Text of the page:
As these individuals struggle to keep themselves and their families safe by staying inside their homes, the last thing they should have to worry about is their electricity being shut off. That’s why NRDC fought to make sure that lawmakers didn’t neglect the Low Income Home Energy Assistance Program (LIHEAP) when they were distributing emergency funds to federal programs, in order to help people make it through these first few months of the ongoing COVID-19 crisis. This initiative, which serves low-income households that require assistance in covering their monthly energy costs, will receive an extra $900 million in stimulus money. That’s good—but it’s still half a billion dollars less than what House lawmakers had originally asked for. Later bills will need to increase this funding so that the most economically vulnerable among us aren’t shattered by energy expenses when they can least afford them. Congress should also ensure that consumers have access to electricity and heat for the duration of the crisis, and that utility service isn’t shut off for nonpayment. 

The stimulus package also included support for the nation’s public transit, which millions of people rely on to get to and from their homes, schools, and jobs, making it essential to our nation’s economic health. It also cuts the amount of health-harming air and climate pollution created by automobile exhaust. We advocated for extra transit funding and were happy to see that the final bill puts $25 billion into these systems to offset massive losses and to make sure that our buses, subways, light-rail networks, and passenger trains stay up and running. Their use is critical right now for medical workers and other emergency personnel, as well as people who need to obtain groceries and medicine—not to mention the heroic supermarket and pharmacy employees who help them obtain it. But it’s also important later, once Americans begin returning to their jobs in greater numbers. We were also glad to note that Amtrak is to receive $1 billion in emergency stimulus funds, which should help to keep this lower-carbon alternative to air and automobile travel functioning and ready to roll once regional travel patterns begin to pick up again.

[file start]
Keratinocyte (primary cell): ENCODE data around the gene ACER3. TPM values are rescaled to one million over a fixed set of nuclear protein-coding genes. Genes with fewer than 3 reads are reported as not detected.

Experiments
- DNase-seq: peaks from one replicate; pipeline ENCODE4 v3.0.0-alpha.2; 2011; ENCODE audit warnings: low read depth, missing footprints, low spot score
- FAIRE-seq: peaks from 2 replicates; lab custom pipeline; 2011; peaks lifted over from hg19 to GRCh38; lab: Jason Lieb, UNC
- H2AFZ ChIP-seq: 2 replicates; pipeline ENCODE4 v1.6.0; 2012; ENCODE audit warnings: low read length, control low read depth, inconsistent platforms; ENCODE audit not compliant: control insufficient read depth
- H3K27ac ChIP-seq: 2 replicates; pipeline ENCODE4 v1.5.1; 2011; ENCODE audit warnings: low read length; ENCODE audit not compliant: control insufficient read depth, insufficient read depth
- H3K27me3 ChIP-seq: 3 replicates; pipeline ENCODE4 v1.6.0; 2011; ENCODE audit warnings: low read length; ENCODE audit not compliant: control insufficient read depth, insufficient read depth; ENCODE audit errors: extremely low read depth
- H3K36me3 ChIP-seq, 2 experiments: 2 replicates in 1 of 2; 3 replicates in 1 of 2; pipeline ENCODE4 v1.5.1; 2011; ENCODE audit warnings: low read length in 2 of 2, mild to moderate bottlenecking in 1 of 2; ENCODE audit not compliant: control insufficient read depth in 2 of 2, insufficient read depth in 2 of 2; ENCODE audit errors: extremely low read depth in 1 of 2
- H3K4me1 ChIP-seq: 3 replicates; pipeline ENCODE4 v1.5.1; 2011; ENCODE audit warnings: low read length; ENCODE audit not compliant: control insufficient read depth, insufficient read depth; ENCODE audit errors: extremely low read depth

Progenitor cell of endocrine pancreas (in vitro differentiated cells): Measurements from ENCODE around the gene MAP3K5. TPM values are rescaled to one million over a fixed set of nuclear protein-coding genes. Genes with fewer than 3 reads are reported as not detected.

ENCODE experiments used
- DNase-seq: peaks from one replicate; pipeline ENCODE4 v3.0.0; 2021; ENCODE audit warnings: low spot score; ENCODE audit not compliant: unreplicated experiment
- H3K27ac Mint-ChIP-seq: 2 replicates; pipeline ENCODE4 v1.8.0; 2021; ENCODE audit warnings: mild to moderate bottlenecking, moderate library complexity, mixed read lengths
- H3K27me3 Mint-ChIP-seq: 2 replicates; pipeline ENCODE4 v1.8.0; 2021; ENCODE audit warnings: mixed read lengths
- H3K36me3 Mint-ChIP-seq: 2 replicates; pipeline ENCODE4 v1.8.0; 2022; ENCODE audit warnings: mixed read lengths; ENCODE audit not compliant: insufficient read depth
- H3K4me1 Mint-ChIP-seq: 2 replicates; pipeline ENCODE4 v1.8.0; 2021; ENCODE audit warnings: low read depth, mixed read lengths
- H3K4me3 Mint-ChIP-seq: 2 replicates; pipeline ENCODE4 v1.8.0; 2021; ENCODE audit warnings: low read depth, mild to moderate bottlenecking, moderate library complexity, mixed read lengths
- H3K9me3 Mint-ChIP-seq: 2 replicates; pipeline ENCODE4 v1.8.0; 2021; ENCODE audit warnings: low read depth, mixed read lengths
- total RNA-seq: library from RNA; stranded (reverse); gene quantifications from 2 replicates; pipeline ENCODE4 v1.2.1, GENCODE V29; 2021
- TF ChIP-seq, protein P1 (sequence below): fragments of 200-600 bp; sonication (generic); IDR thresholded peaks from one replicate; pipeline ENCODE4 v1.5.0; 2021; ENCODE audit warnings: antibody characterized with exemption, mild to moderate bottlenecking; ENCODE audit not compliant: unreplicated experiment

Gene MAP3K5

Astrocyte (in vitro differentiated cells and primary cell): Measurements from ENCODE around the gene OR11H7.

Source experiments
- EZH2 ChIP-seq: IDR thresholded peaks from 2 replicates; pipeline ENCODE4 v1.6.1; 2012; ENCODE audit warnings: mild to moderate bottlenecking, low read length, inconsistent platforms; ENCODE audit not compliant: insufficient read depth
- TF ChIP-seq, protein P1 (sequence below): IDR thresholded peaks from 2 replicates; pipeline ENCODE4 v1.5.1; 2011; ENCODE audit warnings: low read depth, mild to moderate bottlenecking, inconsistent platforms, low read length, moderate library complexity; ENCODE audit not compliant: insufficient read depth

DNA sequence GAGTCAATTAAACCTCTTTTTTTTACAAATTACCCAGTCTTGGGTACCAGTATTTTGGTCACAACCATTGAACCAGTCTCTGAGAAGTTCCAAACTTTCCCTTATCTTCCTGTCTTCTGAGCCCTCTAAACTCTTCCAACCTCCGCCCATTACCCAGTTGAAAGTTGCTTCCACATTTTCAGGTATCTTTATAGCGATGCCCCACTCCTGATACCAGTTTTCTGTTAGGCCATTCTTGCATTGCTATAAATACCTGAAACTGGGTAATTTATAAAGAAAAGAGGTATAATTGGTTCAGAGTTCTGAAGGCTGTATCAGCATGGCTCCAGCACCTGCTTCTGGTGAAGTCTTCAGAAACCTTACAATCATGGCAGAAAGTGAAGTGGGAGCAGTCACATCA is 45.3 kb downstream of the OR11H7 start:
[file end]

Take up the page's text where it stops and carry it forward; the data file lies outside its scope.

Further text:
Happily missing in the final bill was a handout to the oil industry. With global oil prices dropping to an 18-year low, Senate lawmakers had originally seen fit to include in their bill an extra $3 billion to go toward the filling of America’s Strategic Petroleum Reserve with domestically produced petroleum products. But the House version of the bill contained no such provision—and in the end, it didn’t make the cut. That’s thanks in part to advocacy by NRDC and other environmental groups who called this out for what it was: an unnecessary gift to an industry that already receives billions in subsidies from the federal government in normal times. Congress was right not to use this moment to further lock in our dependence on dirty fossil fuels and delay our transition to a clean energy economy.